Moon Jae-in ‘perplexed’ as Trump cancels summit with Kim
South Korean leader regrets cancellation of historic summit, continues to hope for direct talks between Trump and Kim.
South Korea‘s President Moon Jae-in expressed deep regret over US President Donald Trump’s decision to cancel a June 12 summit with North Korea’s leader Kim Jong-un.
At an emergency meeting on Thursday, Moon told his top security officials he was “very perplexed” and found it “very regrettable that the North Korea-US summit will not be held on June 12”, according to Seoul’s presidential office.
Moon urged “more direct and close dialogue” between Trump and Kim, adding denuclearisation of the Korean Peninsula should not be delayed by the decision to call off the summit.
Trump blamed “anger” and “hostility” from North Korea when he cancelled the widely anticipated meeting, which was aimed at ridding Pyonyang of its nuclear weapons.
The decision came a day after North Korea attacked US Vice President Mike Pence as “ignorant and stupid”.
Singapore, which was to host the historic summit, said it also “regrets” the cancellation.
In a Twitter post, the country’s foreign ministry said it hoped “efforts to find lasting peace and stability on the Korean Peninsula will continue”.
Singapore regrets that the scheduled summit between @realDonaldTrump and Kim Jong Un will no longer take place on 12 June 2018. Singapore hopes that the dialogue and efforts to find lasting peace and stability on the Korean Peninsula will continue.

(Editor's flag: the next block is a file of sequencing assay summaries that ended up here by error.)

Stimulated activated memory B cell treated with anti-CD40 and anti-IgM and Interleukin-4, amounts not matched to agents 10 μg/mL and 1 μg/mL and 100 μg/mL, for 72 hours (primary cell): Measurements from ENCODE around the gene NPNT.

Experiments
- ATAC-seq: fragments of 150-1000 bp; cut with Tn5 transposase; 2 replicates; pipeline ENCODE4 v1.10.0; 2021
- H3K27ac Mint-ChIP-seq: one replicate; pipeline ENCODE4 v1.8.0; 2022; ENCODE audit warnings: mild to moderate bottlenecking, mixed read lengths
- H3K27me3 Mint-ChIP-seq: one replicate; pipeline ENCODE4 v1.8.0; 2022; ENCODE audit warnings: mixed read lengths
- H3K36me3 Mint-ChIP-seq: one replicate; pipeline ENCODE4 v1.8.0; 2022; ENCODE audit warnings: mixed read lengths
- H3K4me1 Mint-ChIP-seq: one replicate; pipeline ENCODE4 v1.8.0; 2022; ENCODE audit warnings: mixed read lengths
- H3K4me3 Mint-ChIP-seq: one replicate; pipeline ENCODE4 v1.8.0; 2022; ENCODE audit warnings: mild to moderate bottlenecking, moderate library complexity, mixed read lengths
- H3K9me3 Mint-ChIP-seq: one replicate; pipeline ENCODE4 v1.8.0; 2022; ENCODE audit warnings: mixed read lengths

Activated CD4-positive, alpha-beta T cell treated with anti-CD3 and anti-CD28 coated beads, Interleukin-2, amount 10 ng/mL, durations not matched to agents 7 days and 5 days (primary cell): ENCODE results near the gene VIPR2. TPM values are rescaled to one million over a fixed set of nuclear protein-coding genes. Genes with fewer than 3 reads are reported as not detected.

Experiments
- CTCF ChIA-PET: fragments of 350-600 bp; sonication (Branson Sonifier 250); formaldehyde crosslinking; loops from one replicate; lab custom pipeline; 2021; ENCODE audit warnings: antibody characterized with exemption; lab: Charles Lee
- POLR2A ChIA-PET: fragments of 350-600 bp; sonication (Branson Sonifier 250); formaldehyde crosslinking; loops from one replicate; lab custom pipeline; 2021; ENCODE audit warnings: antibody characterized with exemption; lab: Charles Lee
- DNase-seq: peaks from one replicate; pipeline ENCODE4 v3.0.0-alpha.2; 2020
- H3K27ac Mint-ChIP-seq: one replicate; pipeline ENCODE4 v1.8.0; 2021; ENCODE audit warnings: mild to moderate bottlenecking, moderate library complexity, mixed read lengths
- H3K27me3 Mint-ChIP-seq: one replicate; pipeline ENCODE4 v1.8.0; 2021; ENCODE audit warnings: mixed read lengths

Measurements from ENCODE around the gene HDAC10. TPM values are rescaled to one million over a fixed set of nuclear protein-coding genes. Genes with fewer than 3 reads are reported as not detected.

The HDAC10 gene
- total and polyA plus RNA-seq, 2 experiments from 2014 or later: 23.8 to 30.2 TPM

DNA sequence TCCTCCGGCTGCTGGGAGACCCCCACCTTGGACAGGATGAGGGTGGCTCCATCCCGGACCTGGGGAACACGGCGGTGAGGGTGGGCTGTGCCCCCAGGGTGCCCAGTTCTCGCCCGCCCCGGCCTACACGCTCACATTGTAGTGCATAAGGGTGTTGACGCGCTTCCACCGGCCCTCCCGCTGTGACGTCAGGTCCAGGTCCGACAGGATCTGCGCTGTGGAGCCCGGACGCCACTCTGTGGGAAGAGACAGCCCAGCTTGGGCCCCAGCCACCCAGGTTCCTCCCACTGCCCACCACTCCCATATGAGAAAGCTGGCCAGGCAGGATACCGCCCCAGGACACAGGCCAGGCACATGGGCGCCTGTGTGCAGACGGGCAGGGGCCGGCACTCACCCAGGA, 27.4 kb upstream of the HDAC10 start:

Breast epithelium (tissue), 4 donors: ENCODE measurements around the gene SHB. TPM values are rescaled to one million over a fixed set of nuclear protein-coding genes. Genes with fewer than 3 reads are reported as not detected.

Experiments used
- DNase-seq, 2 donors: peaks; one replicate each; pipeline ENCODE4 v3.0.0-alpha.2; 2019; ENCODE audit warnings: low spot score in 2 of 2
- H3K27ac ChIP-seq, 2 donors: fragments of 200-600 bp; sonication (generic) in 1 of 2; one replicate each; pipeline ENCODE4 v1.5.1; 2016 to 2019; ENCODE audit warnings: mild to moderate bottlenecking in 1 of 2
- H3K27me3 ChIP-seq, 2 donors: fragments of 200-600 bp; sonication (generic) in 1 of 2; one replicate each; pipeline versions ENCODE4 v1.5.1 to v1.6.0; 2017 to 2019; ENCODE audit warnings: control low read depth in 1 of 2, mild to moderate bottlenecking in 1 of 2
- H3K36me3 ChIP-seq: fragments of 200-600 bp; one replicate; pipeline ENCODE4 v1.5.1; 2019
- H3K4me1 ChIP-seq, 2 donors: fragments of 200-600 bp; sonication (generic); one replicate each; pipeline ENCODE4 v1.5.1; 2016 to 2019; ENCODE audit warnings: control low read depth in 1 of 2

— MFAsg (@MFAsg) May 24, 2018
Antonio Guterres, UN secretary-general, said he was “profoundly worried” over Trump’s decision.
“I am deeply concerned by the cancellation of the planned meeting in Singapore between the president of the United States and the leader of the Democratic People’s Republic of Korea,” Guterres said at the University of Geneva on Thursday.
He urged the parties to demonstrate “nerves of steel so that we can … [obtain] an objective we all share: the verifiable and peaceful denuclearisation of the Korean Peninsula”.
The secretary-general’s remarks came at a ceremony to present the UN’s new agenda on disarmament.
He said the events of the day show “the importance of disarmament”, adding 15,000 nuclear weapons remain in stockpiles around the world.
The United Kingdom also expressed disappointment with Trump’s decision, with a spokeswoman for Prime Minister Theresa May calling for an agreement to “bring about the complete, verifiable and irreversible denuclearisation of the Korean Peninsula”.
Britain will continue to work with its partners to that end, the spokeswoman added.
French President Emmanuel Macron, meanwhile, said he hoped Trump’s move “was just a glitch in a process that should be continued”.
He was speaking in Moscow alongside Russian President Vladimir Putin, who also said he hopes dialogue can be resumed between the US and North Korea.
“We had counted on that a significant step towards a deescalation on the Korean peninsula would be taken and a start made on the denuclearisation,” Putin said at the joint press conference.
He added: “We hope that a dialogue will be resumed, continued and the meeting take place.”